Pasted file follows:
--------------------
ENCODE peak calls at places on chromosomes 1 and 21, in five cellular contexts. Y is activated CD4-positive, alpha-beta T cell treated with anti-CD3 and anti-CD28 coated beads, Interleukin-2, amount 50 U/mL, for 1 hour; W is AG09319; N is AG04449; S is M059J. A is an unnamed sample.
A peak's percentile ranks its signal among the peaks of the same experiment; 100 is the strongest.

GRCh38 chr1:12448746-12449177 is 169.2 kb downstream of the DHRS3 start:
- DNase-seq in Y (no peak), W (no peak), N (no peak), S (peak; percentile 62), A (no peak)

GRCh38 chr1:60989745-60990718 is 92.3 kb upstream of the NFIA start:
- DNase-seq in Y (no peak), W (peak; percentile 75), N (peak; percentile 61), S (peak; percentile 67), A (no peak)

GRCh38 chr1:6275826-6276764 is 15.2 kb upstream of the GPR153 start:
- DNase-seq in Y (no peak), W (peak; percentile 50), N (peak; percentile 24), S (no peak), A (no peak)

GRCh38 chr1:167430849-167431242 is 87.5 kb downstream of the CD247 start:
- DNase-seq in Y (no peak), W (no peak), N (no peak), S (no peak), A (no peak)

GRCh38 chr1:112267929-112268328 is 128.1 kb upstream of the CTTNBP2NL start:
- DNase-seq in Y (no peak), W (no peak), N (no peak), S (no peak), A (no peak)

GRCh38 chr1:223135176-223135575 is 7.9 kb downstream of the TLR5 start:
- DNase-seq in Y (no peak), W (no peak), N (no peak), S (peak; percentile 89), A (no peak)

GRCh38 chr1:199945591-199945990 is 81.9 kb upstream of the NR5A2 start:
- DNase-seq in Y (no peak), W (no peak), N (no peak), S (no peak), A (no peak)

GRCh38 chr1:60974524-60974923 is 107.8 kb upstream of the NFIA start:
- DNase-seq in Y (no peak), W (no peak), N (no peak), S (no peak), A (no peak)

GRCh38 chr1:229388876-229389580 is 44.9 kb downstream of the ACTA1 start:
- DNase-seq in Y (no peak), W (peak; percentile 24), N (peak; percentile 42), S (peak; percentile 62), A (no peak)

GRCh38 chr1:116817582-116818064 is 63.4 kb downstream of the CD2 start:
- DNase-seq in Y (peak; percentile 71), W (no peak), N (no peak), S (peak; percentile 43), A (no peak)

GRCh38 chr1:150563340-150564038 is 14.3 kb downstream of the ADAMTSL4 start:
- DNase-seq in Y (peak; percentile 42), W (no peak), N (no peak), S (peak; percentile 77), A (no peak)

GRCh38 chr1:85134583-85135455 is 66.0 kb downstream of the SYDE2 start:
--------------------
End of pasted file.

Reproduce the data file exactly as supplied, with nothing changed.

ENCODE peak calls at places on chromosomes 1 and 21, in five cellular contexts. Y is activated CD4-positive, alpha-beta T cell treated with anti-CD3 and anti-CD28 coated beads, Interleukin-2, amount 50 U/mL, for 1 hour; W is AG09319; N is AG04449; S is M059J. A is an unnamed sample.
A peak's percentile ranks its signal among the peaks of the same experiment; 100 is the strongest.

GRCh38 chr1:12448746-12449177 is 169.2 kb downstream of the DHRS3 start:
- DNase-seq in Y (no peak), W (no peak), N (no peak), S (peak; percentile 62), A (no peak)

GRCh38 chr1:60989745-60990718 is 92.3 kb upstream of the NFIA start:
- DNase-seq in Y (no peak), W (peak; percentile 75), N (peak; percentile 61), S (peak; percentile 67), A (no peak)

GRCh38 chr1:6275826-6276764 is 15.2 kb upstream of the GPR153 start:
- DNase-seq in Y (no peak), W (peak; percentile 50), N (peak; percentile 24), S (no peak), A (no peak)

GRCh38 chr1:167430849-167431242 is 87.5 kb downstream of the CD247 start:
- DNase-seq in Y (no peak), W (no peak), N (no peak), S (no peak), A (no peak)

GRCh38 chr1:112267929-112268328 is 128.1 kb upstream of the CTTNBP2NL start:
- DNase-seq in Y (no peak), W (no peak), N (no peak), S (no peak), A (no peak)

GRCh38 chr1:223135176-223135575 is 7.9 kb downstream of the TLR5 start:
- DNase-seq in Y (no peak), W (no peak), N (no peak), S (peak; percentile 89), A (no peak)

GRCh38 chr1:199945591-199945990 is 81.9 kb upstream of the NR5A2 start:
- DNase-seq in Y (no peak), W (no peak), N (no peak), S (no peak), A (no peak)

GRCh38 chr1:60974524-60974923 is 107.8 kb upstream of the NFIA start:
- DNase-seq in Y (no peak), W (no peak), N (no peak), S (no peak), A (no peak)

GRCh38 chr1:229388876-229389580 is 44.9 kb downstream of the ACTA1 start:
- DNase-seq in Y (no peak), W (peak; percentile 24), N (peak; percentile 42), S (peak; percentile 62), A (no peak)

GRCh38 chr1:116817582-116818064 is 63.4 kb downstream of the CD2 start:
- DNase-seq in Y (peak; percentile 71), W (no peak), N (no peak), S (peak; percentile 43), A (no peak)

GRCh38 chr1:150563340-150564038 is 14.3 kb downstream of the ADAMTSL4 start:
- DNase-seq in Y (peak; percentile 42), W (no peak), N (no peak), S (peak; percentile 77), A (no peak)

GRCh38 chr1:85134583-85135455 is 66.0 kb downstream of the SYDE2 start: